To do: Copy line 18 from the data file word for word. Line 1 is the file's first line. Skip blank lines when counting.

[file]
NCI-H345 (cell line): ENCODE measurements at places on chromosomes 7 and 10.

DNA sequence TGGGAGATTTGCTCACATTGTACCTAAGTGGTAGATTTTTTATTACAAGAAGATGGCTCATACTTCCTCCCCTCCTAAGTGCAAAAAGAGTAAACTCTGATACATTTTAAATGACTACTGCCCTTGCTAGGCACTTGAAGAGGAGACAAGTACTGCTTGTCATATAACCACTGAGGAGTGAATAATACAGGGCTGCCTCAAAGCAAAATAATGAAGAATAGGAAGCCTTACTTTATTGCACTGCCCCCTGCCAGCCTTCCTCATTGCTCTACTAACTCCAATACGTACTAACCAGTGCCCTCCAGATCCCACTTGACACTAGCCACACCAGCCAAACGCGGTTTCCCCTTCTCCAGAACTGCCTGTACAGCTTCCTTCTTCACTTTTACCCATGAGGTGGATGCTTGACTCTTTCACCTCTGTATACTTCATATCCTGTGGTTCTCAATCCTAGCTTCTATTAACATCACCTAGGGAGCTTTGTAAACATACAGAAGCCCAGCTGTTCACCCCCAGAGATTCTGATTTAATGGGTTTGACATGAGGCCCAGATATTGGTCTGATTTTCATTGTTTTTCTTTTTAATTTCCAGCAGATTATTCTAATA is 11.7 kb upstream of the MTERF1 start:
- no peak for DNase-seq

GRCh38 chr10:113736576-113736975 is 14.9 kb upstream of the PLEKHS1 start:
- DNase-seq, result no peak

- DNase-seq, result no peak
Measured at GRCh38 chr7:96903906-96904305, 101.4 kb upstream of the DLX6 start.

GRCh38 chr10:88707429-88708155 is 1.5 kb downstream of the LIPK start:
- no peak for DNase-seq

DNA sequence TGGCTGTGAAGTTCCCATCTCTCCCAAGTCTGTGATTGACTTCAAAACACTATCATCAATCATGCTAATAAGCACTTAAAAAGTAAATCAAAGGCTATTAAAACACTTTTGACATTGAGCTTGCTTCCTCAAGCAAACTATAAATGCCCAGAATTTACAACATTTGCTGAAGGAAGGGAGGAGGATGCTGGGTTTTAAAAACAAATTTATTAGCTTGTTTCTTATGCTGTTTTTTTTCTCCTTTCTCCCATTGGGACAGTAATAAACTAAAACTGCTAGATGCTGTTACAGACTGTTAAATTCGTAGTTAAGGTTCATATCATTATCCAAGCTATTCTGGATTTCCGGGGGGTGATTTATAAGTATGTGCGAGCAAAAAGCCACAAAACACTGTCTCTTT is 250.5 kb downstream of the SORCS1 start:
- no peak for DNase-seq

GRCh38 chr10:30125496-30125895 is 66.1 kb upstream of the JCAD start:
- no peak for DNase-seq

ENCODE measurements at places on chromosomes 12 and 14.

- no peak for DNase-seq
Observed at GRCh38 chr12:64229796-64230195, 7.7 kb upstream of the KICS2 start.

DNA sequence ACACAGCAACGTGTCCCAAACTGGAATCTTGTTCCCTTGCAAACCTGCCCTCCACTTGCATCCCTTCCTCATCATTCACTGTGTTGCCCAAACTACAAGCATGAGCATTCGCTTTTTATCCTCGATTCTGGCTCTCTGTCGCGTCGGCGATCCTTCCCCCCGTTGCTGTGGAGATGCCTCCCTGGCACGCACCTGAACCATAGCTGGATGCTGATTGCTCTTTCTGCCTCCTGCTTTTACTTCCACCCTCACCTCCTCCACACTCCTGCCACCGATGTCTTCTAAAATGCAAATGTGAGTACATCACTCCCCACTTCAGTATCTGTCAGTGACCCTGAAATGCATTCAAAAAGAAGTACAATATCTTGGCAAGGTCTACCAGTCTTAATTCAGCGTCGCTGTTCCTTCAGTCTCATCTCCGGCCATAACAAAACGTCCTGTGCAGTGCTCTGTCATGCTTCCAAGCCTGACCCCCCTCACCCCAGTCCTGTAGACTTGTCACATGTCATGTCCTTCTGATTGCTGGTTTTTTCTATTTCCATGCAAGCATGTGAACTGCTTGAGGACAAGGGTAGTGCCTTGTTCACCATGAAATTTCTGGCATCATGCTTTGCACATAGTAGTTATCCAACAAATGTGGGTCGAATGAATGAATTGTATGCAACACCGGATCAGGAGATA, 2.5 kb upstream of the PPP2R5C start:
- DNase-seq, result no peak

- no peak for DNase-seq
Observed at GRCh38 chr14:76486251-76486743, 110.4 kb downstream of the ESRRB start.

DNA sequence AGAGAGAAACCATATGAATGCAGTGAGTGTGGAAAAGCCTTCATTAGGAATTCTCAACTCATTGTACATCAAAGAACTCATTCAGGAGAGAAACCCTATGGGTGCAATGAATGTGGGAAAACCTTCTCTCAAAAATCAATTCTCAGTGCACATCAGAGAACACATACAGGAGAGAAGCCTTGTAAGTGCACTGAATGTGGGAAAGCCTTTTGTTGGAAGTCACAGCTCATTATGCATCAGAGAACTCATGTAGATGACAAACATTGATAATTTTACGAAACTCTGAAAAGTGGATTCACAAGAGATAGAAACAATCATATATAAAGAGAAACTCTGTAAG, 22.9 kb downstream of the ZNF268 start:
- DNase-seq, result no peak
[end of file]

- DNase-seq, result no peak